It is precisely because the economic restructuring is going to intensify the country's deepening social crisis and generate opposition that big business, both in Indonesia and internationally, is looking to a combination of Megawati, Rais and Wahid to form the next government. The expectation is that such a regime will legitimise these economic measures and suppress, using the military if necessary, the opposition of workers, small farmers, the unemployed, students and others.

AsiaWeek magazine recently stated: “Ironically, one big reason why Indonesia's future president and parliament have to really command the people's support through the polls is the certainty that life for millions of Indonesians will continue to look bleak for a long time to come. Besides the economy, there is continuing ethnic conflict, particularly in East Timor, where rival militias threaten to unleash civil war. Jusuf Wanandi, chairman of Jakarta's Centre for Strategic and International Studies, believes one of the greatest dangers of the election comes from the public's high expectations: ‘Our people have to realise how tough it's going to be for the next five to 10 years.' Only leaders with a genuine mandate can tell the painful truth and still retain the clout to bring the people out of their dire existence.”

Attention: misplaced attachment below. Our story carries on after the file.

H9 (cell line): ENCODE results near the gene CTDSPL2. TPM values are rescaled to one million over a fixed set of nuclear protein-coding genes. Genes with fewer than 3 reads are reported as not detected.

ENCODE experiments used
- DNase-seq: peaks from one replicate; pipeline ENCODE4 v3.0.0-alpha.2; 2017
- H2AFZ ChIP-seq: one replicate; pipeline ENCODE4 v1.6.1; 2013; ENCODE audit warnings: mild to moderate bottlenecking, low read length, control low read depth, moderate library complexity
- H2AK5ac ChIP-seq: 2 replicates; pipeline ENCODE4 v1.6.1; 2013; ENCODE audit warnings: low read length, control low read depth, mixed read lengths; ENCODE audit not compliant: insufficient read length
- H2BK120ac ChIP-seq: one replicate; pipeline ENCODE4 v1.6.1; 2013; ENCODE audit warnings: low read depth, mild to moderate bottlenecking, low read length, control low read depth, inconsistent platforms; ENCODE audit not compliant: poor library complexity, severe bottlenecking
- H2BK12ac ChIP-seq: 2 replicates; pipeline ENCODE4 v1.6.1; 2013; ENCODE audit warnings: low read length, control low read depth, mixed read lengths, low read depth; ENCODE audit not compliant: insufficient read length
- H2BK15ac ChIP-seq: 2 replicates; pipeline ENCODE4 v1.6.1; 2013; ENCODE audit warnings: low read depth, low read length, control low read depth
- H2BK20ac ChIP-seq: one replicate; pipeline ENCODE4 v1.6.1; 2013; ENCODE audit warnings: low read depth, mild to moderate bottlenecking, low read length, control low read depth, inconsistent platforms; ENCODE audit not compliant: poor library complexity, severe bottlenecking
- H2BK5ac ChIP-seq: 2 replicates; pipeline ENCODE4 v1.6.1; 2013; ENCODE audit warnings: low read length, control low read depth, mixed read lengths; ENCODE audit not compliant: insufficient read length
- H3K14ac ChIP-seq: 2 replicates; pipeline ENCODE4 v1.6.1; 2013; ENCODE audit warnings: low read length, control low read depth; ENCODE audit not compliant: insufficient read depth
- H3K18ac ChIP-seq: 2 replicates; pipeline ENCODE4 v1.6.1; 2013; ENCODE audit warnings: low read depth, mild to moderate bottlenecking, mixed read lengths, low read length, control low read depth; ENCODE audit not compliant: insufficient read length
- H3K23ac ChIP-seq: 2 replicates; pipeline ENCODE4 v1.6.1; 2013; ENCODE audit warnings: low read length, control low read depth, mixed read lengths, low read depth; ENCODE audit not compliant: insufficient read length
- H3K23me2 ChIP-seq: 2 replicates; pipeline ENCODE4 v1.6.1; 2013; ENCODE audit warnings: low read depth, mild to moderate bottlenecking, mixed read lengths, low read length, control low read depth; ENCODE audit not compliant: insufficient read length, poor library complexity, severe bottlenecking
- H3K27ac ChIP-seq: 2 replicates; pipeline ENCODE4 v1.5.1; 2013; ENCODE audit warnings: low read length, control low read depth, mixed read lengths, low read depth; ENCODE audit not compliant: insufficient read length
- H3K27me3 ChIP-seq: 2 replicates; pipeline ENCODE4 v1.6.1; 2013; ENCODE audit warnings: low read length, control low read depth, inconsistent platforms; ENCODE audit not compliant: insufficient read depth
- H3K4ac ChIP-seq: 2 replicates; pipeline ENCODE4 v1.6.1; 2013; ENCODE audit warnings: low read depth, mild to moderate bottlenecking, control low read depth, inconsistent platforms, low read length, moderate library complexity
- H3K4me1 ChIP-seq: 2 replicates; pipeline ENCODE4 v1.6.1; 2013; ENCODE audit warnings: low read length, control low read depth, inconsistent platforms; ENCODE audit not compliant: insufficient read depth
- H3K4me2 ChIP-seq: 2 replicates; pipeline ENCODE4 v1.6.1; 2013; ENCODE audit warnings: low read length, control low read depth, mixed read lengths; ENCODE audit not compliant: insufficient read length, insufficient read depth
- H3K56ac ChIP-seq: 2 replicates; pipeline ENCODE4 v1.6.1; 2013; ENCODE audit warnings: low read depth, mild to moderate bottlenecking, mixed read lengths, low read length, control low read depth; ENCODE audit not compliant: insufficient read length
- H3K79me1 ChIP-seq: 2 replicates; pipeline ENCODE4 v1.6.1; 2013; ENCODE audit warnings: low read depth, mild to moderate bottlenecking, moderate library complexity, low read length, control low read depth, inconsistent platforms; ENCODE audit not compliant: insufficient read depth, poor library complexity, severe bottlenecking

Megawati's party is fielding some 12,000 candidates for all levels of government—national, provincial and local—and claims to have handed out as many as 40 million membership cards to voters across the country. Party spokesmen predict that PDI-P will win up to 40 percent of the vote in next week's poll. But as AsiaWeek so bluntly puts it, the purpose of the next government is not to meet the heightened aspirations of the Indonesian masses but rather is to push through a program which is inimical to their interests by whatever means necessary.